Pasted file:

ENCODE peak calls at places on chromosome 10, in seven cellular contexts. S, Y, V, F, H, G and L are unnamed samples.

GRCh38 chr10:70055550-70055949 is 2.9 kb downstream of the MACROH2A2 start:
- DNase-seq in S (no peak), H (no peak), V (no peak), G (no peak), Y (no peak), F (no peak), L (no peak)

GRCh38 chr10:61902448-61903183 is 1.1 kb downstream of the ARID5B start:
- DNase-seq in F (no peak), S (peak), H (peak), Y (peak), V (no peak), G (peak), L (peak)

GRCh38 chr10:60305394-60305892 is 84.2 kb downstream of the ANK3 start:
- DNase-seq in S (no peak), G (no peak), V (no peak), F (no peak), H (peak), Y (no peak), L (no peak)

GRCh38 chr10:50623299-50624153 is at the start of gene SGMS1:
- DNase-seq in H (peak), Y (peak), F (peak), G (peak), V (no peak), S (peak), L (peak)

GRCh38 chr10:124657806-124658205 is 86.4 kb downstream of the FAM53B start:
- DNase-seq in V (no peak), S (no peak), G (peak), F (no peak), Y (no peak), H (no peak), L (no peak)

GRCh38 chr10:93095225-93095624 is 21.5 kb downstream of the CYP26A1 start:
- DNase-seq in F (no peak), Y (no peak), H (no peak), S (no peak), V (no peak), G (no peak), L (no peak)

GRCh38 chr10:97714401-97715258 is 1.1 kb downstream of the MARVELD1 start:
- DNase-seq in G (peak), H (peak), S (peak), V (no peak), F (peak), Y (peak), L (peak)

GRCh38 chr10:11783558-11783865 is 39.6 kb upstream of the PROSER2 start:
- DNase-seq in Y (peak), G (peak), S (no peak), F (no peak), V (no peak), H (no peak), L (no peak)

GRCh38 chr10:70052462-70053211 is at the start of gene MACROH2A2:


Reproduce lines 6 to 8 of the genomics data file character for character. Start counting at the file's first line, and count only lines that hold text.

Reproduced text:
GRCh38 chr10:60305394-60305892 is 84.2 kb downstream of the ANK3 start:
- DNase-seq in S (no peak), G (no peak), V (no peak), F (no peak), H (peak), Y (no peak), L (no peak)

GRCh38 chr10:50623299-50624153 is at the start of gene SGMS1: